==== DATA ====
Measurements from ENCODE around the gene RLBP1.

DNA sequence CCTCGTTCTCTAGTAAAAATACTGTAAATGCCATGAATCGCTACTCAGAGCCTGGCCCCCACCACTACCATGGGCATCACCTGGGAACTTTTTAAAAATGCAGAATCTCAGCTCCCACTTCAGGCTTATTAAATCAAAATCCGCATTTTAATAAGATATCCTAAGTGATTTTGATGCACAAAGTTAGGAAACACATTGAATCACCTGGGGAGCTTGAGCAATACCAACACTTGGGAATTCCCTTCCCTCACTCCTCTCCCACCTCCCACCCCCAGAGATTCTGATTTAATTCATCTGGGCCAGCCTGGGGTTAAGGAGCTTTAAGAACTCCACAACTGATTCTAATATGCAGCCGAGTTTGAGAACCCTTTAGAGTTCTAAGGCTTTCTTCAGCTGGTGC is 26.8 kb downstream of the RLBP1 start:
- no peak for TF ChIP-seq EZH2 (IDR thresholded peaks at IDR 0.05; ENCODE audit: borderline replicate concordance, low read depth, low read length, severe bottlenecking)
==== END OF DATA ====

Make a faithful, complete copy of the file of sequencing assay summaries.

Measurements from ENCODE around the gene RLBP1.

DNA sequence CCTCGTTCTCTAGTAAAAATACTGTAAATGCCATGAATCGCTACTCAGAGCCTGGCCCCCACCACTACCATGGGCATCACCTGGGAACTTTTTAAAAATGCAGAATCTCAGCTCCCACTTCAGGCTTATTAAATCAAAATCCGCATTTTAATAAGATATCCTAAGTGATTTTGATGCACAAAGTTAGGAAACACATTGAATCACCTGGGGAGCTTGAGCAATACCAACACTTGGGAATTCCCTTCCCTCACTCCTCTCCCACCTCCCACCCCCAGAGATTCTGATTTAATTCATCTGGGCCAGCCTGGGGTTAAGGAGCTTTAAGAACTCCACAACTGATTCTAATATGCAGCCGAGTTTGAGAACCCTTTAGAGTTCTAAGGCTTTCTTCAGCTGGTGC is 26.8 kb downstream of the RLBP1 start:
- no peak for TF ChIP-seq EZH2 (IDR thresholded peaks at IDR 0.05; ENCODE audit: borderline replicate concordance, low read depth, low read length, severe bottlenecking)